The National Transportation Safety Board (NTSB) has cited the design of the DOT-111 model tank car as a major factor in the 2009 Cherry Valley, Illinois freight rail accident and hazardous materials release, and has recommended either a redesign or replacement of DOT-111 model cars. Currently, the CSX lines through Buffalo and Cheektowaga have about 200 to 300 DOT-111 cars carrying crude oil or ethanol each day, and Schumer therefore called on the federal DOT to impose requirements on freight rail carriers to phase-out these cars and avoid potential explosions, environmental spills or other dangerous occurrences in Western New York communities along the rail line in a federal rulemaking expected later this year.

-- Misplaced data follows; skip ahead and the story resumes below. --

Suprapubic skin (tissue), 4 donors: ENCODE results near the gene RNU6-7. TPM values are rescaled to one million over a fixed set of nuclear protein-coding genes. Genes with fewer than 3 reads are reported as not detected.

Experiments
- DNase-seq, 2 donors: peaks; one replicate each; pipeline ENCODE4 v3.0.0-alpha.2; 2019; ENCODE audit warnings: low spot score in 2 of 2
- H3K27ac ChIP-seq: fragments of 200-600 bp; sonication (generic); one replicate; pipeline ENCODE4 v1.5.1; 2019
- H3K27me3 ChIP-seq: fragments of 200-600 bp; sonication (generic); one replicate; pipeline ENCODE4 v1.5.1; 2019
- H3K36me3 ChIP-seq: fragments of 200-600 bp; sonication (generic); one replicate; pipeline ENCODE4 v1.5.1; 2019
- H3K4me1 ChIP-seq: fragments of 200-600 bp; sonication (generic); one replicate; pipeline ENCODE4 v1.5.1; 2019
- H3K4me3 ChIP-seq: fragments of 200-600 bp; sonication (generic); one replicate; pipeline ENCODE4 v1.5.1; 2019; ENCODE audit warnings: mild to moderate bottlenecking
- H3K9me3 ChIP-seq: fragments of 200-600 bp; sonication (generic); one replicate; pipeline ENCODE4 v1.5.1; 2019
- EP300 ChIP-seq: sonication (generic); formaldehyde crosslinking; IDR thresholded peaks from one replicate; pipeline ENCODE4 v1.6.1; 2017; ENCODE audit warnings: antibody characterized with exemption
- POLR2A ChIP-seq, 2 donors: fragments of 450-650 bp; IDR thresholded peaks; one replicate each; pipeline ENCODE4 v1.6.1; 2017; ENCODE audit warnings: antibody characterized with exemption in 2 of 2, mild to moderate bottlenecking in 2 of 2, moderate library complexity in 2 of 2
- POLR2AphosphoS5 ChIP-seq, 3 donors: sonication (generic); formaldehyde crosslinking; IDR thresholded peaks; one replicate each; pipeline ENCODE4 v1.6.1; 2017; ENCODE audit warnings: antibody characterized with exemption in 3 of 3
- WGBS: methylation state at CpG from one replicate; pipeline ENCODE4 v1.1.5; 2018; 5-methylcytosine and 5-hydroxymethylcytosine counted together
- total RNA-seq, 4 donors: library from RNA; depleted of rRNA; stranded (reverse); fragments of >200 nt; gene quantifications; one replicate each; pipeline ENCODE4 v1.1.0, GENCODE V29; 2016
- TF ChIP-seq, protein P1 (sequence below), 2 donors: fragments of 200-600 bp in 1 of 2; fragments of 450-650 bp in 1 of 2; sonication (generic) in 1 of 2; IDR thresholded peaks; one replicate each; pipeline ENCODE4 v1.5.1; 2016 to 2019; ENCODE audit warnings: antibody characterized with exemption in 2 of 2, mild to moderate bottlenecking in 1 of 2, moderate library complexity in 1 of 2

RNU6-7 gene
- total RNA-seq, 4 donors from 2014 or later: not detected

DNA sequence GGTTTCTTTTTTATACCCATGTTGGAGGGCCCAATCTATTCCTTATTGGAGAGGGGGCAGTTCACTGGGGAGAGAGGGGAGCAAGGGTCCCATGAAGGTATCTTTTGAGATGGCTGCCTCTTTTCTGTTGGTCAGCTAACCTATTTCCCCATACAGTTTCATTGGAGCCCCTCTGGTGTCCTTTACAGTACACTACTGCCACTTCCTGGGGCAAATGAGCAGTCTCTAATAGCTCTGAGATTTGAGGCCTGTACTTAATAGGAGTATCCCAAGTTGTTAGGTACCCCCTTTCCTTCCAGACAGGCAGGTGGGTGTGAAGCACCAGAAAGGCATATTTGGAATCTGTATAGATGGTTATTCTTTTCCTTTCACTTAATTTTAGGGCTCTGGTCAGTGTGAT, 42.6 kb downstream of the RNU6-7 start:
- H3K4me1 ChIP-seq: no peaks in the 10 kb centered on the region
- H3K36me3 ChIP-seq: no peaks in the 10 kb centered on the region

“The recent crash in Lac-Megantic and the increased number of trains carrying oil and other hazardous material down the CSX line through Western New York are a cause for concern, and I am urging the federal Department of Transportation to start phasing out older tank cars, particularly because they are thought to increase the damage that ensues after a derailment. The DOT-111 tank car has proven particularly prone to spills, tears and fires in the event of a derailment, and it’s simply unacceptable for New York’s communities along the rail lines to face that risk when we know thicker, tougher cars could keep us safer,” said Senator Schumer. “This is not to demonize freight rail or the significant economic activity the increased shipments mean for Erie County and New York rail, but we have to protect that investment by limiting the risk for major damage in the event of a derailment. Simply put, the increased traffic of rail cars carrying crude oil through Western New York warrants increased safety measures—and that begins with putting the safest, most up-to-date tank cars on the tracks from Buffalo to Rochester to Albany and beyond.”